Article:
Chicago Sun-Times - - NEWS - MARK BROWN Email: mark­brown@ sun­times. com

As with other pow­er­ful Demo­cratic Ma­chine politi­cians be­fore him, House Speaker Mike Madi­gan’s ward or­ga­ni­za­tion is the ul­ti­mate source of his strength— but it’s also his A Achilles’ heel.

That was nev­er­more ev­i­dent d than this week af­ter Alaina Hamp­ton, a young po­lit­i­cal worker nur­tured on the in­side of Madi­gan’s 13thWard op­er­a­tion and trained in its self- pro­tec­tive ways, went pub­lic w with al­le­ga­tions of sex­ual ha­rass­ment against one of his top po­lit­i­cal lieu­tenants.

This was not some­one sym­pa­thetic to “Gov. Rauner’s rad­i­cal right agenda,” which is howMadi­gan on Tues­day tried to char­ac­ter­ize de­mands by Demo­cratic op­po­nents that he step down as speaker or state party chair­man in light of his han­dling of the mat­ter.

This was a young woman who well un­der­stood she was part of a po­lit­i­cal or­ga­ni­za­tion built on pa­tron­age and loy­alty and never put­ting its busi­ness in the street.

Hamp­ton knew she could risk los­ing ev­ery­thing by mak­ing waves but re­luc­tantly did so any­way like other trail­blaz­ers of the # MeToo move­ment.

It’s that com­bi­na­tion that makes this scan­dal as dan­ger­ous to Madi­gan po­lit­i­cally as any that have gone be­fore it. Rather than fac­ing down an­other Repub­li­can gover­nor or a Demo­cratic in­sur­gent, he now finds him­self in dan­ger of swim­ming against a po­lit­i­cal move­ment­more pow­er­ful than him­self.

If more women in­Madi­gan’s wide do­main come for­ward with claims of mis­han­dled sex­ual ha­rass­ment claims— and Hamp­ton as­serted she knows of fe­male work­ers in Spring­field with sim­i­lar sto­ries of com­plaints swept un­der the rug— then this has a chance of snow­balling.

That would be true even if this wasn’t an elec­tion year in which Madi­gan’s ten­ure has emerged again as a ma­jor cam­paign is­sue un­der at­tack not only by Rauner but also by Demo­cratic can­di­dates for gover­nor Chris Kennedy and Daniel Biss.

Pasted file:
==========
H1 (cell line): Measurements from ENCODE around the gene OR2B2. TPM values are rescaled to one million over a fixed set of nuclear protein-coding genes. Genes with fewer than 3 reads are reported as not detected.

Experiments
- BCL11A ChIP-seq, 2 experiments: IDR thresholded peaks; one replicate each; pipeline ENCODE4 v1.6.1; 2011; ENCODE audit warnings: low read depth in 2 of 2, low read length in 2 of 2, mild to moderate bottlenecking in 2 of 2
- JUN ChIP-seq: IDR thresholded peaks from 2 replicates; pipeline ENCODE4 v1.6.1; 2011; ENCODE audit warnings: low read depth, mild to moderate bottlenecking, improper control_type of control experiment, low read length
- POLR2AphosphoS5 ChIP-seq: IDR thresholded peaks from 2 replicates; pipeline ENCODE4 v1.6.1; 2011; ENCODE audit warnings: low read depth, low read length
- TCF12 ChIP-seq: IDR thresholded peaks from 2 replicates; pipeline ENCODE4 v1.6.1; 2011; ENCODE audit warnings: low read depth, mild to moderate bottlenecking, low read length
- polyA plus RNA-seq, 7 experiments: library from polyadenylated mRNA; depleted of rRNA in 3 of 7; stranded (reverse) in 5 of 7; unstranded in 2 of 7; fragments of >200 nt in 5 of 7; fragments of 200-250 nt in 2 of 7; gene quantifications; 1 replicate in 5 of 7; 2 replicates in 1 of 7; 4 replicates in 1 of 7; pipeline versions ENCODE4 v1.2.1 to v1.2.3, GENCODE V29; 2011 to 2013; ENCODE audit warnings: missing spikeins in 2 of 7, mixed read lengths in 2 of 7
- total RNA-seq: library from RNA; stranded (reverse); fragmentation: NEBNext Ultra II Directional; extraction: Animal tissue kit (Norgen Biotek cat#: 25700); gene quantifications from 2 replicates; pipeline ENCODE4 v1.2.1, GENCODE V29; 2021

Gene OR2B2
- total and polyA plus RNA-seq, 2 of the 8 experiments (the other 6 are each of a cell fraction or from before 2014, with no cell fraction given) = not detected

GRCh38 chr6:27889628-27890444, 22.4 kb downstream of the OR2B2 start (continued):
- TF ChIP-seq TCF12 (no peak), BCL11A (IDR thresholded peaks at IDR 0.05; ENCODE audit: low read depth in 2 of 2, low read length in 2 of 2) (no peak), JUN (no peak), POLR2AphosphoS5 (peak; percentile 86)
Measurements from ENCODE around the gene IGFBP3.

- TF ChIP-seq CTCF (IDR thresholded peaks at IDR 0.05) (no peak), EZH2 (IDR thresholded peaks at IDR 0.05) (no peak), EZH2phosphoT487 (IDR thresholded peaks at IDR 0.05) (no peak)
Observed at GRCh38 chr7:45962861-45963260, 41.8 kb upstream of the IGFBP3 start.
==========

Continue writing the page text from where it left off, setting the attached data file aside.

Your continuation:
If it stays con­fined to this one case, then Madi­gan may be able to ride it out, which ob­vi­ously will be his in­stinct— the same in­stinct that has made him the na­tion’s longest­serv­ing leg­isla­tive leader.

But it will be hard to over­come the im­pres­sion cre­ated here that while Madi­gan’s po­lit­i­cal or­ga­ni­za­tion has cre­ated op­por­tu­ni­ties for women in pol­i­tics it was ul­ti­mately more com­mit­ted to pro­tect­ing the old boys’ net­work at its core.

In an ap­pear­ance be­fore re­porters Tues­day, Hamp­ton made a con­vinc­ing case that she had al­ways looked up to Madi­gan as she learned to work cam­paigns on his be­half — and even­more so the speaker’s right- hand po­lit­i­cal op­er­a­tive in Chicago, Ald. Marty Quinn— un­til she be­lieved she had been be­trayed.

Hamp­ton said she re­garded Quinn as her men­tor, and as such, she sug­gested his be­trayal was greater for his fail­ure to pun­ish his brother Kevin Quinn, her su­per­vi­sor, for ha­rass­ing her via in­ap­pro­pri­ate text mes­sages.

But she made clear she also be­lievedMadi­gan had taken too long to act on her con­cerns af­ter she sent a let­ter to his home in Novem­ber.

In the first pub­lic ac­knowl­edg­ment of the scan­dal, Madi­gan an­nouncedMon­day that he had cut ties to Kevin Quinn be­cause of his con­duct, say­ing he was “no longer an em­ployee of any of my po­lit­i­cal com­mit­tees” and wouldn’t be re­turn­ing to his state job in Madi­gan’s of­fice.

Hamp­ton said she be­lieved the an­nounce­ment was a pre­emp­tive move by Madi­gan to get in front of her fil­ing of an Equal Op­por­tu­nity Com­mis­sion com­plaint and a re­lated in­ter­view she gave over the week­end to a Chicago Tri­bune re­porter.

HeatherWier Vaught, Madi­gan’s lawyer, said she was un­aware Hamp­ton had gone to the news me­dia and that Madi­gan de­cided to make a pub­lic state­ment be­cause peo­ple were ask­ing ques­tions af­ter Quinn left his job last week.

In hisMon­day state­ment, Madi­gan called Hamp­ton a “coura­geous woman.” At a news con­fer­ence in Spring­field on Tues­day, Madi­gan had lit­tle to say, de­fer­ring ques­tions to Vaught.

Hamp­ton wouldn’t com­ment on whether she thoughtMadi­gan should re­sign. But her ad­viser, Lorna Brett, for­mer Pres­i­dent of Chicago NOW, saidMadi­gan needs to step down.

Omi­nously for Madi­gan, Brett said she has been work­ing­most re­cently with Har­veyWe­in­stein’s ac­cusers.


House Speaker Michael Madi­gan ap­pears in Spring­field with Heather WierVaught, at­tor­ney for Madi­gan’s per­sonal po­lit­i­cal com­mit­tee.

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